by Deborah Rather
I write contemporary Christian romance. As soon as people find out that I have written numerous novels (nearly 80 now), they almost always ask the same question.
“Where do you get your ideas?”
This bewilders me. I always want to come back with something pithy like, “Don’t you pay attention to what goes on around you?”
Most writers, particularly writers of fiction, are observers first. Don’t misunderstand me. Even in fiction, experience counts. Some of the most moving books I’ve ever read sprang straight from the author’s personal experience, but personal experience isn’t enough for a truly prolific author. A writer of many books must be able to “see” what goes on in life in general, to internalize it, think about it, put it into words, and at some point, transfer those words to paper (or the electronic equivalent). We writers put our words into the mouths of characters created from our observations of others and fleshed out with our own emotions. The only problem I have when it comes to ideas is weeding through the plethora with which life presents me to find those that are most interesting, understandable, appropriate to my purpose and, yes, marketable.
My own novels tend to be character-driven, but anything can spark an idea that leads to a story premise: a photo, an overheard conversation, a song, a pregnant woman walking away from a broken-down car, a single page from a handwritten letter found in an airport waiting room… Once, while doing research, I interviewed a very helpful special investigator for the Texas and Southwest Cattle Raisers Association in far West Texas. He answered my questions for hours, then he asked me a question that produced one of my all-time favorite books. Did I think it wise to advertise in Dallas for a wife for a rancher who lived at the end of 50 miles of dirt road, without running water or electricity? (I did not, but surely under the right circumstances a young woman could be induced to become a modern mail-order bride.)
Whatever the premise, the resulting story must be believable, engaging and satisfying. In other words, it must contain enough reality that the reader can identify with it. I shy away from real people and real events. I rarely even use real cities as settings. Often I create fictional communities, place them in areas with which I am familiar and skew the topography so that the setting cannot be definitively located.
For the Eden, Oklahoma series from Love Inspired, I used parts of all the small towns in the area where I grew up to create Eden. Then I placed it equidistant between two real towns-10 miles from each-that are only 13 miles apart in reality. Many of the letters I received thanked me for using the readers’ hometowns as “the model” for Eden. I was happy to know that I had made Eden, a fictional place, so real for them.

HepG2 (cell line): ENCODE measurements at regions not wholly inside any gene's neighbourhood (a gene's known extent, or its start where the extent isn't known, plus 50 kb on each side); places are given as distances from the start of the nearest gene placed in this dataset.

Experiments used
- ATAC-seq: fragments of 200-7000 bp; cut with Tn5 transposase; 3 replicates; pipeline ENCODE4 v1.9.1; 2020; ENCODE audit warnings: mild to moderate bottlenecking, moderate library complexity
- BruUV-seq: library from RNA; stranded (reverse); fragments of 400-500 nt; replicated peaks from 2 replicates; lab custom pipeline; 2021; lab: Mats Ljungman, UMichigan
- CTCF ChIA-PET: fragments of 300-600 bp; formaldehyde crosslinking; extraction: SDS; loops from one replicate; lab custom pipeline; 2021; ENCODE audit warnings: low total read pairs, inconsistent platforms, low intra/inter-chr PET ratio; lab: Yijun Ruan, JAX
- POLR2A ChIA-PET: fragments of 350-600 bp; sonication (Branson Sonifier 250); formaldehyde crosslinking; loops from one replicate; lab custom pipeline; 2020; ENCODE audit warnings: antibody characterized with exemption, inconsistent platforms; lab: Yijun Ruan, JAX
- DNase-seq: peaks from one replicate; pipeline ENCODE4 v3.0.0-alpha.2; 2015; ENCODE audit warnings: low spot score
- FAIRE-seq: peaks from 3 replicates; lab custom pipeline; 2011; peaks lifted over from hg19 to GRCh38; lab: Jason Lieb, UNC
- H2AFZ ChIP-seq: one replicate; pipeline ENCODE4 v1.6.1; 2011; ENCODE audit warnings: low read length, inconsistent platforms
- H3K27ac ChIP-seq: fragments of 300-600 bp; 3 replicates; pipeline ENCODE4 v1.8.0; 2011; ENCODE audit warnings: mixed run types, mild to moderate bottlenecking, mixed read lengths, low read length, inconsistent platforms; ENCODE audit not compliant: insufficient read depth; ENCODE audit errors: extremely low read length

Deborah Rather writes as ARLENE JAMES. The author of more than 75 novels, she has published steadily for more than three decades. She and her husband, artist, James E. Rather, have traveled extensively and now live in northwest Arkansas.
As a contemporary romance writer, I enjoyed this post — and I agree that you never know what might spark a story. I have to remind myself to pay attention to what’s going on around me — to not get so busy with real life that I miss out on ideas for the lives of my imaginary characters.
Thanks for your post, Deborah! Yes, I agree with your comments about observing what is going on around us. I believe that observation is the bucket that draws ideas from the well of life. I’ve been an observer of life all of my life. When one observes life on a consistent basis, one never lacks for story ideas. They are everywhere.
Thanks for sharing your insights. 🙂
MaryAnn Diorio, PhD, MFA
A CHRISTMAS HOMECOMING
Harbourlight Books-December 2012
Thanks for a quickie primer on setting. I’ve been mulling over how to create a small town sandwiched between two known cities. Question answered.
And I just started reading Carbon Copy Cowboy. Loving the Texas Twins series.
Deborah, I am a new writer of Christian Fiction and your post about the creation of a town for a novel is encouraging because I have done that in a couple of short novels. Thanks for the input.